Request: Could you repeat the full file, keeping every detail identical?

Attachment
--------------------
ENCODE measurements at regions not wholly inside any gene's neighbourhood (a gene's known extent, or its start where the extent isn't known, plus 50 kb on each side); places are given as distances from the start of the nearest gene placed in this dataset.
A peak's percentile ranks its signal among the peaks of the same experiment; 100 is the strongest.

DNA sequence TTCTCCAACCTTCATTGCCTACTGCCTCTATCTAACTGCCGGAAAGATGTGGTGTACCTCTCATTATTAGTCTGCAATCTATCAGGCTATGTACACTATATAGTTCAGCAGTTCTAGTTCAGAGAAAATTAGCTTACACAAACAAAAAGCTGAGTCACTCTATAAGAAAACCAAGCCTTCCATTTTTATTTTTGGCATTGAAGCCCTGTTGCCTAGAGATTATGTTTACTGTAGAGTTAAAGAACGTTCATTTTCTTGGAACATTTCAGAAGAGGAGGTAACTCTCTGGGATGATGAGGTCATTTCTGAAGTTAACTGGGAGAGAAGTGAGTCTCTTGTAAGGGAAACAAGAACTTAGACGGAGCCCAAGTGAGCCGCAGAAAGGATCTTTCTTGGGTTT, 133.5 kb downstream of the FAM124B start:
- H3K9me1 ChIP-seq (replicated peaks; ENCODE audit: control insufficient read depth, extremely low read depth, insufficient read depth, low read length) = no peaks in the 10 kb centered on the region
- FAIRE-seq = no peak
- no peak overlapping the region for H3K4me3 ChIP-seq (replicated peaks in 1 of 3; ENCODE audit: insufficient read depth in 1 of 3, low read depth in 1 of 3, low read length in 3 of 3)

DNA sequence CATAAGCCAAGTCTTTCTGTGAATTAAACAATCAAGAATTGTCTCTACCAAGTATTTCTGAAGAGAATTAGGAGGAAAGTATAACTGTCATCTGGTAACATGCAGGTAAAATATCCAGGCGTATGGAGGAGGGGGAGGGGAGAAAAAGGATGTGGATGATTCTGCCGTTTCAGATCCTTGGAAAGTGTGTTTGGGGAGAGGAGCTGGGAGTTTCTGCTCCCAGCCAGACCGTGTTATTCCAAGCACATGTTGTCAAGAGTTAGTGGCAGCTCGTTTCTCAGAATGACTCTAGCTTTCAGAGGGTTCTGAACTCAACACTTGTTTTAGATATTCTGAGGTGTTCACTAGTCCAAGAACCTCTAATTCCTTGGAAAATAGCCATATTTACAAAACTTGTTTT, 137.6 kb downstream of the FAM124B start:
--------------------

ENCODE measurements at regions not wholly inside any gene's neighbourhood (a gene's known extent, or its start where the extent isn't known, plus 50 kb on each side); places are given as distances from the start of the nearest gene placed in this dataset.
A peak's percentile ranks its signal among the peaks of the same experiment; 100 is the strongest.

DNA sequence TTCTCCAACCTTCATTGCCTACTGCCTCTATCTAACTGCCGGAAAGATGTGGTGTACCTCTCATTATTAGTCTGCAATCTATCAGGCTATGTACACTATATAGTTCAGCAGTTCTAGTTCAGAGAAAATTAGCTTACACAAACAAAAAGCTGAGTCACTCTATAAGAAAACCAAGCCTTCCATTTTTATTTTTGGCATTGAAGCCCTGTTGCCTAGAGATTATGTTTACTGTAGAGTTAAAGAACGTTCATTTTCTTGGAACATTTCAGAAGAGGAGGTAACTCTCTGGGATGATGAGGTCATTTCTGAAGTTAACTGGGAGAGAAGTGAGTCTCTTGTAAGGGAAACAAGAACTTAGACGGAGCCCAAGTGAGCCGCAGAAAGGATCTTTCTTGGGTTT, 133.5 kb downstream of the FAM124B start:
- H3K9me1 ChIP-seq (replicated peaks; ENCODE audit: control insufficient read depth, extremely low read depth, insufficient read depth, low read length) = no peaks in the 10 kb centered on the region
- FAIRE-seq = no peak
- no peak overlapping the region for H3K4me3 ChIP-seq (replicated peaks in 1 of 3; ENCODE audit: insufficient read depth in 1 of 3, low read depth in 1 of 3, low read length in 3 of 3)

DNA sequence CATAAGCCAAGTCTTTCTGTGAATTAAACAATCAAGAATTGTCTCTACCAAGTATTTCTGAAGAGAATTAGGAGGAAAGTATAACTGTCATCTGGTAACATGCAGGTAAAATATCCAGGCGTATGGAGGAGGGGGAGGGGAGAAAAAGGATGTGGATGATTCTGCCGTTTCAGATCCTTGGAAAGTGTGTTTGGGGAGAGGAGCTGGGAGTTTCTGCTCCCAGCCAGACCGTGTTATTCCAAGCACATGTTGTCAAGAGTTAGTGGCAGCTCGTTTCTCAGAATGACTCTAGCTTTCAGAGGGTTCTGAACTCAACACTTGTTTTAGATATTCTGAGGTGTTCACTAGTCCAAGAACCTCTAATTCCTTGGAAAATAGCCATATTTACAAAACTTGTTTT, 137.6 kb downstream of the FAM124B start: